Football is like stocks in the sense that a player’s value can go up or down in a given week. Here are three players whose “stocks” have sky-rocketed following NFL Week 14.
If old notions of Russell Wilson being a game manager still existed, they have all but been incinerated.
The Seahawks’ 35–6 victory over the Ravens in Week 14 solidifies a four-game stretch of mindbogglingly good proportions for the Seahawks’ signal-caller. In four games, Wilson compiled 16 total touchdowns—with at least 3 in each game—0 interceptions, a 70 percent completion percentage, and a passer rating of 145.9.
These numbers are unmatched in history from a variety of angles. There have been three other quarterbacks—Aaron Rodgers, Tom Brady, and Aaron Rodgers no less—who have scored at least three touchdowns with no interceptions in four consecutive games. However, as for four consecutive games with at least three passing touchdowns, a 70 percent completion rate, and no interceptions, Russell Wilson stands alone. Likewise, no other quarterback in history has had at least a 135 passer rating in four consecutive games.
Part of Wilson’s explosion is no doubt attributed to the resurgence of the Seahawks’ offensive line. Considered by many to be the worst o-line unit in the league at the beginning of the season, the Hawks’ line has really started to mesh, giving Wilson the time and luxury to—perhaps for the first time in years—showcase his chops as a pocket passer. As while Wilson’s scrambling ability is a unique attribute of his, it is forcefully showcased due to a leaky line. As noted by ESPN’s Bill Barnwell, in 2014, Wilson was pressured on 40.9 percent of his dropbacks. Likewise, through Week 10 of 2015, Wilson was pressured on 40.8 percent of his dropbacks—the highest figure in the league by five percentage points.
Subsequently, with time to throw, what we have seen in the last four weeks is a quarterback who stands composed in the pocket, expertly reads defenses, and proceeds to deliver pinpoint passes. In essence, he has been picking apart defenses—consistently and to a phenomenal degree. From the above description, you would think that the subject was a traditional pocket passing great like Peyton Manning or Tom Brady. But at this moment, it really is the case that the two best, hottest, and most dangerous pure quarterbacks in the league are Russell Wilson and Cam Newton. Hence, the Seahawks and Panthers are major trouble for any team in the league.
As good as Russell Wilson has been playing, Mack’s performance in a divisional showdown versus the Denver Broncos was arguably the best single-game performance of the season. Everyone knows how good the Denver defense is; indeed, throughout the game, the Raiders O was entirely shut out. In fact in the first half, Derek Carr and Co. only managed -11 yards of offense. The fact that Oakland was able to etch out a victory in the second half can be attributed to two factors. One is the Oakland offense generating just enough life. The other—Khalil Mack single-highhandedly shutting down the Broncos’ offense.
To be precise, Mack wasn’t the only Raiders defensive player who played well. Fellow edge rusher Mario Edwards Jr. also turned in an admirable performance. But time and time again, viewers could not believe what they were seeing. In critical moments of the game where offensive playmaking was sorely needed, Broncos quarterback Brock Osweiler was hitting the turf repeatedly. And every time, it would be the same player who put Osweiler on his back—number 52.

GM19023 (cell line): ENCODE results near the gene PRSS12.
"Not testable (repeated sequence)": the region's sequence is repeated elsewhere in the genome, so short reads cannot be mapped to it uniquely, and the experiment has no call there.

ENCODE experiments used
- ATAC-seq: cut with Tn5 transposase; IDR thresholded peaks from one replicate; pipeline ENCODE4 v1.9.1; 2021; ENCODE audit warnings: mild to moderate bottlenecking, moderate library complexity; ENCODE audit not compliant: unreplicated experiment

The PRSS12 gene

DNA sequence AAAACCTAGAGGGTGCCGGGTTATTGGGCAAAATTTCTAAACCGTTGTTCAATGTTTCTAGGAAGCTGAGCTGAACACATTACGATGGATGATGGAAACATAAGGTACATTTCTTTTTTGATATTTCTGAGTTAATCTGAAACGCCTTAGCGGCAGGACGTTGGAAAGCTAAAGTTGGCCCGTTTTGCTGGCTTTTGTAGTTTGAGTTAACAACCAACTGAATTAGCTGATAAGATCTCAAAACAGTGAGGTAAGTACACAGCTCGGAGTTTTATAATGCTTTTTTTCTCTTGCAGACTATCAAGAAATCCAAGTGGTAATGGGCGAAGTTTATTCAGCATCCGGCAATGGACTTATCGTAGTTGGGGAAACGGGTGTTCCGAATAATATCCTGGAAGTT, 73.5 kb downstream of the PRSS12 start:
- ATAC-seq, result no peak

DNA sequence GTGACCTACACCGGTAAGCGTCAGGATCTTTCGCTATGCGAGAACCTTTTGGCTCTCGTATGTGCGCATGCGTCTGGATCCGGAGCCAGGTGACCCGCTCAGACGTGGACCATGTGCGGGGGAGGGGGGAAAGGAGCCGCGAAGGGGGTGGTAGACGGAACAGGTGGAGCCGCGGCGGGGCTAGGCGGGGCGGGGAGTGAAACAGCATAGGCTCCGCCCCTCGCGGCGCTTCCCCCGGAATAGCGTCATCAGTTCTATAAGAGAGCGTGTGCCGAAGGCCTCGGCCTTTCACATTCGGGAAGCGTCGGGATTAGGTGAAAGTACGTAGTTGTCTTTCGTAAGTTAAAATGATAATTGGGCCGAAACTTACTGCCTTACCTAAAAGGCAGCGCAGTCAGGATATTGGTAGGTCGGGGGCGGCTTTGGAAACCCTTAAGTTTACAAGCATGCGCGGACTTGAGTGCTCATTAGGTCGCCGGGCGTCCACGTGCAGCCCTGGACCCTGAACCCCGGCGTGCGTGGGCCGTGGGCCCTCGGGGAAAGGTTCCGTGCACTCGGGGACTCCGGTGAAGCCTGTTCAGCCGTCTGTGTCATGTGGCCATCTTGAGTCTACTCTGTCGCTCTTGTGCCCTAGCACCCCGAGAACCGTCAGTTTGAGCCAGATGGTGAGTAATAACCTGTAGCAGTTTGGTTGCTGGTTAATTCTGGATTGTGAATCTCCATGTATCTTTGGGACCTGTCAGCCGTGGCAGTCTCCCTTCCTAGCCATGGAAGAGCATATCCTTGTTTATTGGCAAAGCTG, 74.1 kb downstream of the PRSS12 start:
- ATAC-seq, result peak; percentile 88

Mack’s final statline for the game: 5 sacks, 7 tackles (6 solo), 8 QB hurries, and 2 forced fumbles, one of which resulted in a safety. All of Mack’s sacks came in the decisive second half.
Some say that the performance in effect lifted Mack to an elite level. But truth be told, Mack has been an elite player since day 1. In his rookie year, Mack was already one of the league’s top run stoppers at his position; his pass-rushing was good too, but as a rookie, it was the part of his game where the most work was needed. Today, with this single game, Mack has catapulted himself to the league’s summit with a league-leading 15 sacks on the season. It’s safe to say that Mack’s innate pass-rushing ability has been unleashed and on full display. So it isn’t that Mack has now become merely an elite player. He is now considered one of the very best players in the league and competes directly with the likes of Luke Kuechly and Aaron Donald for Defensive Player of the Year honors.
Though the Texans lost to the Patriots, the game saw Jadeveon Clowney total 7 tackles and 2 sacks en route to the best game of his young career. Now this is not to be confused with the likes of Wilson and Mack. Compared to the former two, Clowney just had an ordinary “good” performance, but it is a good performance with a lot of implications. Of notable significance is that Clowney’s coming out occurred during the same week that his positional archrival—by implication of draft—went bonkers at Mile High Stadium. By analogy, you could say that Clowney (the No. 1 pick in the 2014 draft) and Khalil Mack (the No. 5 pick in the same draft) are akin to the Manning–Leaf of defensive ends, though in this case both players are promising. It’s no surprise that fans are excited at the prospect of these two dominating the league for a long time.
From a team perspective, Clowney’s emergence could mean great things for a defense already featuring defensive player of the year J.J. Watt, and another capable pass-rusher in Whitney Mercilus. Watt is currently double- or triple-teamed roughly half of all passing snaps, but if Clowney himself develops into a rusher who demands double-teams, the offense really won’t have enough blockers to account for this. This would in fact catapult Houston’s defense to a sublime level, which is what they envisioned when they drafted Clowney on draft day.